A week out from the start, Andy became sick. It was clear he’d be unable to ride. I wavered, substantially, about continuing, but the whole point was to see if I could do something like this, which would be hard to learn without even showing up at the start line. I decided to carry on solo, frequently revisiting this particular part of the FAQs section of the event’s website that I found unreasonably reassuring: “Who can do it? Anyone, yes that includes you. Obviously it helps if you have a bike ;-) but it is open to all. It would also help if you have some experience of cycle touring and back country travel/navigation experience (tramping, hiking, that sort of thing). Success is very much dependent on your attitude and your approach.” It sounded so very reasonable.
Still, I spent most of the final few days losing sleep over every detail. My gear and packing system needed to be hastily reworked to include all of the shared things I’d need to carry. I was deeply anxious about having to solve my own problems and spending all that time alone, without the usual backup and moral support. I pored over the maps and made detailed notes for each day, breaking down kilometres, segment elevations, resupply details, setting minimum targets and stretch goals for each day. Should I find myself too tired to make reasonable decisions, all I’d need to do is pull out my notes and follow instructions. Clearly, I didn’t entirely trust myself.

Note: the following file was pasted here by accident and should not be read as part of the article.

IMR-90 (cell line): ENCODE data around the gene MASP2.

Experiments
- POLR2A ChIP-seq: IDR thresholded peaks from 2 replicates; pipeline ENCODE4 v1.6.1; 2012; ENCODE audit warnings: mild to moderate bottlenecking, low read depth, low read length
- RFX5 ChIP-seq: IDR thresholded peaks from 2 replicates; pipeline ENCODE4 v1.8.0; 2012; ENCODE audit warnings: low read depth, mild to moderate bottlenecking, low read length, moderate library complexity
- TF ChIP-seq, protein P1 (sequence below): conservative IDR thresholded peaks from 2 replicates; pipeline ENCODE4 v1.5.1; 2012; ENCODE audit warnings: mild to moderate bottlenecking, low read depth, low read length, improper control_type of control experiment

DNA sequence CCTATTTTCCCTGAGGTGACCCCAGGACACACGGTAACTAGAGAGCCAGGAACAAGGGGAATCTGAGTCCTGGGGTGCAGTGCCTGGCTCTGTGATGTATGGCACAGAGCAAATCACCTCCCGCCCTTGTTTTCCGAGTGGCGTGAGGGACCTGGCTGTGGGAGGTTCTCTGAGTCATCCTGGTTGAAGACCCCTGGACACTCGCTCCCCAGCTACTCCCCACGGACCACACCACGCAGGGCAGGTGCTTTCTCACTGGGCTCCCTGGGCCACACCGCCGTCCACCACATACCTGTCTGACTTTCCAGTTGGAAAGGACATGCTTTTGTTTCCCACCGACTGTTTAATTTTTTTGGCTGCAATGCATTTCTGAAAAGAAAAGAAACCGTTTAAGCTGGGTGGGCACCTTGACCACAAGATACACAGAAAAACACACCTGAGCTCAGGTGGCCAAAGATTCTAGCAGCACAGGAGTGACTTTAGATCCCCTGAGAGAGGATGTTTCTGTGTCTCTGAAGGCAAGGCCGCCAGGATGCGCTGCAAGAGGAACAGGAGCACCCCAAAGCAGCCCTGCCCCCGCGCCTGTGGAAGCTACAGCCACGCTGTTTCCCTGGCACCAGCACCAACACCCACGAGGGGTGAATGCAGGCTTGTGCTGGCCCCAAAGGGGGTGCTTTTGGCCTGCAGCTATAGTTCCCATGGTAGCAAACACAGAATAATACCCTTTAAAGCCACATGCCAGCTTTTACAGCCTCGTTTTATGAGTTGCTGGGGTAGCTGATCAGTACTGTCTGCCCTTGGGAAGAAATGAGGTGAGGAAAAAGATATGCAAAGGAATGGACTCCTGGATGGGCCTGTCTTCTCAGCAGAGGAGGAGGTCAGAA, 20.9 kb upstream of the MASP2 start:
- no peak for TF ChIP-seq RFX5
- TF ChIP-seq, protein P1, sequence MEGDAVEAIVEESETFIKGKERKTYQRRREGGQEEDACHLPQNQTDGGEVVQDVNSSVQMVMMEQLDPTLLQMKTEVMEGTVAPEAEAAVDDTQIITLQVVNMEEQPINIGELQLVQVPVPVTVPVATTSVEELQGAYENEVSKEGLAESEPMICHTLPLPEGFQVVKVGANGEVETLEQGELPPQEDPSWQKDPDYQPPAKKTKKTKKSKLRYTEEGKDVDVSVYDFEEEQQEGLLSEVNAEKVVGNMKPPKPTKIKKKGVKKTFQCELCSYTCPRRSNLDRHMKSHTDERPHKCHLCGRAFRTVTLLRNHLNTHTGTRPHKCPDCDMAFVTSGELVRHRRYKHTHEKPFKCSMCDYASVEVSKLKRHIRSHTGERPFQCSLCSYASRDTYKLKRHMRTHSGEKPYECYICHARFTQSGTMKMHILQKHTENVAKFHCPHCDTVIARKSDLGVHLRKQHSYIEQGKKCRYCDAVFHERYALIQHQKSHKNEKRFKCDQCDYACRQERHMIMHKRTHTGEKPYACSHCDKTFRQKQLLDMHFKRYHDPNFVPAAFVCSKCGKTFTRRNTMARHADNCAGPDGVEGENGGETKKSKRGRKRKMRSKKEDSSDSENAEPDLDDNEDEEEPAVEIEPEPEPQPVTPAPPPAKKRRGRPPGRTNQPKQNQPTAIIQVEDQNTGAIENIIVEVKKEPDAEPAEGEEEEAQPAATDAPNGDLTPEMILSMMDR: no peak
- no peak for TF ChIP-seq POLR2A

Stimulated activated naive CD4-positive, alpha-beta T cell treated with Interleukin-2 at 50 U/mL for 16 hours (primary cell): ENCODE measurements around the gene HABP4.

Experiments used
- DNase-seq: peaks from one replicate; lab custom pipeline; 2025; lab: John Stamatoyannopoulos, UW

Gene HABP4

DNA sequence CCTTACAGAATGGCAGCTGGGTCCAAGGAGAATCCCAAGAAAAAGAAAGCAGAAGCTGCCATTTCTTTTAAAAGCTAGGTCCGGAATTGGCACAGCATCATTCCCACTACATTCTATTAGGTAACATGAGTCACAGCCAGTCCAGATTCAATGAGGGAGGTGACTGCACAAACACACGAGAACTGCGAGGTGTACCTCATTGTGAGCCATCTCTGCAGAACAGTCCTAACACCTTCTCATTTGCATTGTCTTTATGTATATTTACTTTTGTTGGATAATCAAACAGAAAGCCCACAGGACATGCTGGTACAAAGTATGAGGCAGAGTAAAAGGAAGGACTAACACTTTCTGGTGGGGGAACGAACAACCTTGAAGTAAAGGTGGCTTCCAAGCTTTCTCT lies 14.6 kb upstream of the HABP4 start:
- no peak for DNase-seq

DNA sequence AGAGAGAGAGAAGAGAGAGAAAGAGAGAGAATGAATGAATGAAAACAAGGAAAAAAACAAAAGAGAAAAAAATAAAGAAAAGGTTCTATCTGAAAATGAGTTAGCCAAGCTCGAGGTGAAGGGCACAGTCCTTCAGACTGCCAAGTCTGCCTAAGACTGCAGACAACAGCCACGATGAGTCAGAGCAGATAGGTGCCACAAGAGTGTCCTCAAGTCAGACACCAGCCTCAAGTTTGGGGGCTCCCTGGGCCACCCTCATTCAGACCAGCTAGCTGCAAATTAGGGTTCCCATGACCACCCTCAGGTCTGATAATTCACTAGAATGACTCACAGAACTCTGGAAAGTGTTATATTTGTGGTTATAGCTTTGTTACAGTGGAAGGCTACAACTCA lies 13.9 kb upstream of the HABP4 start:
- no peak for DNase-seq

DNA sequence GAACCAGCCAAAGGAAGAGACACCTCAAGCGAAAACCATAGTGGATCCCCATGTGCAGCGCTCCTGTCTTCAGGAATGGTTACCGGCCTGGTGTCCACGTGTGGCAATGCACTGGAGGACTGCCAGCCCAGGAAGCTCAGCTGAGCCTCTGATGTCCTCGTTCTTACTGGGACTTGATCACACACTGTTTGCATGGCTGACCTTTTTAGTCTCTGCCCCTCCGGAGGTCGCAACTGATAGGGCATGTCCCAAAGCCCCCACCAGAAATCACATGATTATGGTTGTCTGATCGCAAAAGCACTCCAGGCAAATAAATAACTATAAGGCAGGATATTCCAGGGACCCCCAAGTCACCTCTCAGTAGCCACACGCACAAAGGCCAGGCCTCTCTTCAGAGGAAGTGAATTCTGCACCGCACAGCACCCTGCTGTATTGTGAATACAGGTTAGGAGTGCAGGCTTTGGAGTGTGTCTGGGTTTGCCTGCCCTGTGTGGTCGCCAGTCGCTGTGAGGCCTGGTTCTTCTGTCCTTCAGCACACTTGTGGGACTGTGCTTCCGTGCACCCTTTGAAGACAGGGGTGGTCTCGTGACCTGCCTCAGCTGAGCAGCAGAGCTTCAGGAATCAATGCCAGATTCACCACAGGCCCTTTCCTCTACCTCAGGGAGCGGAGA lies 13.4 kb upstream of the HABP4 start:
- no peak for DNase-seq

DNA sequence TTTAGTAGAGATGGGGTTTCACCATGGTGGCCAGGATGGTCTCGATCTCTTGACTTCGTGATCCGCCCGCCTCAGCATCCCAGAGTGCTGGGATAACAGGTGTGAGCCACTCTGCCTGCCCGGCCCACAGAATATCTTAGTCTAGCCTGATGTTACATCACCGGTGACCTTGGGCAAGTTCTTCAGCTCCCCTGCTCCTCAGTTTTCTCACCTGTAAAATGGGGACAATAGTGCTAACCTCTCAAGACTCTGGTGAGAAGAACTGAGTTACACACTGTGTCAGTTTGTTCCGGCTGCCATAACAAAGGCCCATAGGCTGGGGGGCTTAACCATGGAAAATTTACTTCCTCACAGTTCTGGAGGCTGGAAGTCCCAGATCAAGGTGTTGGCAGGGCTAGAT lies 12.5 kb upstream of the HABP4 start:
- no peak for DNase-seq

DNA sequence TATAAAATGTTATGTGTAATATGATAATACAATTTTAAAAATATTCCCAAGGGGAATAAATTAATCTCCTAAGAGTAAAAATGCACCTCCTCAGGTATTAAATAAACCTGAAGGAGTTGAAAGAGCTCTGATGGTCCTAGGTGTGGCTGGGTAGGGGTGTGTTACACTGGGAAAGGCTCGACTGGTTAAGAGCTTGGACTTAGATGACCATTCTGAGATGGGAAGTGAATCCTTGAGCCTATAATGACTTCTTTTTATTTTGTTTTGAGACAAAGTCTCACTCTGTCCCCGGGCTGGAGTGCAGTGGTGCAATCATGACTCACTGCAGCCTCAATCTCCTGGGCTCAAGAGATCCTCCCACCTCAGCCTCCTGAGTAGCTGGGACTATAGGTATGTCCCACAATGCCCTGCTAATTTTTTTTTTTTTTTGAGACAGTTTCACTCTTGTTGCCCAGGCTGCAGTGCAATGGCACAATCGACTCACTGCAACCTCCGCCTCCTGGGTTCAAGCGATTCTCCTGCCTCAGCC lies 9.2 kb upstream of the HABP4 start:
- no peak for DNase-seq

It was a relief for the ride to finally start, and to just have to pedal. I never looked at those detailed notes after day one, just slipping into the familiar rhythm of riding. I also spent no more than half of it riding alone, enjoying the company of various riding partners. The greatest surprise though was that I loved pedalling in solitude too, blasting loud music through my headphones, singing badly and riding at my own pace.
There were fierce, draining headwinds, rain and a little hail, sweltering heat one day and icy southerlies the next, tedious gates and long, steep climbs. There were epic downhills, leg-reviving views, trail angels, plenty of laughs and fiery sunrises. And mostly I managed to ride from dawn til dusk without wasting too much time. Of the seven days I spent riding, most were longer than any days I’d done previously, and I was surprised to find I could keep on spinning the pedals, in high spirits, spurred on in no small part by being part of something bigger. It seemed many of my biggest fears and limitations were mostly in my mind.
I’m told it’s unusual for there to be any fanfare at the end of such a ride, and I prepared to roll in well after dark on my final day, the longest of them all, fall into bed, and eat what remained in the nooks and crannies of my framebag of New Zealand’s largest cheese scone. But as two of us rolled back to where it had all begun 6 days and 12 hours earlier, a bell rung out from the nearby house of a dedicated local dotwatcher, then, emerging from the darkness, the surprising and bewildering cheers of a welcoming party. Familiar and unknown faces – riders, supporters, and organisers – standing out in the freezing cold night, offering celebratory beers, handshakes, and hugs to cap off the memorable and inspiring week.
Thanks to Dave King and all the helpers and riders who make this such a special event.
About Eileen Schwab
Eileen spent a few years bikepacking around some of the great mountain ranges of the world with her partner. She loves scheming up routes and ideas and, usually, slowing down. She lives in Wellington, New Zealand, playing on the great mountain bike trails and working on software for education. You can find her on Instagram @eileenschwabnz.
Keep an eye on our events calendar for details on other exciting bikepacking events happening this year.